(In reply to Paolo Carlini from comment #19) > If I change fold_builtin_logarithm to pass a true as last argument to > do_mpfr_arg1 (thus 0 is accepted) and do_mpfr_ckconv to accept a folded > result which is infinity, things finally work. Patchlet below. Note however, > that I also need -O1 otherwise, at -O0, we don't try to propagate the > constant num and mpfr isn't used, we again have a library call which returns > -nan. I don't know much about GCC internals, but did you think about exceptions, e.g. FE_DIVBYZERO for log(0)? Note that MPFR's divide-by-zero exception (flag) and associated functions are new in MPFR 3.1.0. > @@ -13527,7 +13527,7 @@ do_mpfr_ckconv (mpfr_srcptr m, tree type, int inex > /* Proceed iff we get a normal number, i.e. not NaN or Inf and no > overflow/underflow occurred. If -frounding-math, proceed iff the > result of calling FUNC was exact. */ > - if (mpfr_number_p (m) && !mpfr_overflow_p () && !mpfr_underflow_p () > + if (!mpfr_nan_p (m) && !mpfr_overflow_p () && !mpfr_underflow_p () > && (!flag_rounding_math || !inexact)) [...] If you do this, don't forget to update the comment. Ditto for the other changes.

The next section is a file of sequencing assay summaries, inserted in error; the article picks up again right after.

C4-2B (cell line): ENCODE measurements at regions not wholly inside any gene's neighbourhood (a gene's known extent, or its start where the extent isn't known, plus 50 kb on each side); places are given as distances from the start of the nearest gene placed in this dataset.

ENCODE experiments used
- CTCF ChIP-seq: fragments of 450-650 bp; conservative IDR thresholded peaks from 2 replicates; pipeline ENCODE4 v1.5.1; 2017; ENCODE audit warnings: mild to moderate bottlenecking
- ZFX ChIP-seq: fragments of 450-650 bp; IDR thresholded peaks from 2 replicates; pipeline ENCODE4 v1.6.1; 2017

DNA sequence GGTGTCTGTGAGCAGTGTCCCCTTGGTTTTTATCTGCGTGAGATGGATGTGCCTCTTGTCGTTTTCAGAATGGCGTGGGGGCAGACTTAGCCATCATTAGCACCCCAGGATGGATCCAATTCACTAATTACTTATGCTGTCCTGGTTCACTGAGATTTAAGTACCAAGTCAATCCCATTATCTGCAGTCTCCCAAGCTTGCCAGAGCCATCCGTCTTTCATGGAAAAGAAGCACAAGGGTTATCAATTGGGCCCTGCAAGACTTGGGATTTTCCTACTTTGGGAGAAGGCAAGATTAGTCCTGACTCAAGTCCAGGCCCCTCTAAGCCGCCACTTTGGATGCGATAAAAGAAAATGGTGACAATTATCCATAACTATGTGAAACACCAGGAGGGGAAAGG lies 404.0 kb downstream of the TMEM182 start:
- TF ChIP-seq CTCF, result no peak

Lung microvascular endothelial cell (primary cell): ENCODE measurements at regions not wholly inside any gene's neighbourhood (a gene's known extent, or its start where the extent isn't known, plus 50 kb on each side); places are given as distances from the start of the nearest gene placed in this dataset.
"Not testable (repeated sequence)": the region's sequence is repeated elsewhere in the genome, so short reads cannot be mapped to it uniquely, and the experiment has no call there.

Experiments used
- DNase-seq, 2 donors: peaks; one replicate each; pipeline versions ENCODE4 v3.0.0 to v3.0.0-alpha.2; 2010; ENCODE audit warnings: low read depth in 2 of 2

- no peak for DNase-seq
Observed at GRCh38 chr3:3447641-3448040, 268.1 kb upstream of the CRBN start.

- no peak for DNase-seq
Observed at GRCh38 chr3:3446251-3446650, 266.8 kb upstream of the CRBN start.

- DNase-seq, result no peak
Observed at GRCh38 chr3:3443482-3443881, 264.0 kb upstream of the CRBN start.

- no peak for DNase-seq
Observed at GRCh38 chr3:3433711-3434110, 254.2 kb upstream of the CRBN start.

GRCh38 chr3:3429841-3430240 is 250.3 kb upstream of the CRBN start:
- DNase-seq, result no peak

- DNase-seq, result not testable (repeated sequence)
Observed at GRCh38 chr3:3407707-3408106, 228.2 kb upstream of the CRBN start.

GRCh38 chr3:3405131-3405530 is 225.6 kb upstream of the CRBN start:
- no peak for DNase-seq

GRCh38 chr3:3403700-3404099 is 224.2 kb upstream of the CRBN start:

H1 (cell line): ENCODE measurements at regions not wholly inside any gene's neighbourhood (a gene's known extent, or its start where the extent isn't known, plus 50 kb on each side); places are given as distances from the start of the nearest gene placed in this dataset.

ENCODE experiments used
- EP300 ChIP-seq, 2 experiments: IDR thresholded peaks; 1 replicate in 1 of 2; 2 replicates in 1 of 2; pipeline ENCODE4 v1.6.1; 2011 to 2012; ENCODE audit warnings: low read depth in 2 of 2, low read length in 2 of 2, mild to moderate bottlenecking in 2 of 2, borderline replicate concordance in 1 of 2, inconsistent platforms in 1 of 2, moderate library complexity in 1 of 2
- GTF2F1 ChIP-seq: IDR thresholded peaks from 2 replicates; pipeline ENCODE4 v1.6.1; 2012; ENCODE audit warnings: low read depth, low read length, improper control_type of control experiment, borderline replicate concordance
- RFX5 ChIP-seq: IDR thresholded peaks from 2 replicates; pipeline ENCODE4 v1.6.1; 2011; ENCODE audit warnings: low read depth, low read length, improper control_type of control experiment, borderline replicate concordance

(In reply to Paolo Carlini from comment #20) > Thus I clearly realize something: if we do better for mpfr, the issue > remains that if we do *not* optimize and constants are not propagated, we > issue library calls, which, for command line switches like -fno-math-errno > -funsafe-math-optimizations give incorrect nan result. Where does this nan come from? Do you mean that log(0) from the library gives nan on your machine instead of the correct -inf? For any 0 (as 0 is signed)? Are you sure that there is really a library call?

Thanks. I'm sending to the mailing list an updated version, which only proceeds with do_mpfr_arg1 when !flag_trapping_math && !flag_errno_math. About the -nan, yes by now we know well that if we don't use mpfr at compile time, __builtin_expl(-inf) for -fno-math-errno -funsafe-math-optimizations returns -nan. I think Uros has an explanation why long double is special (in PR57974)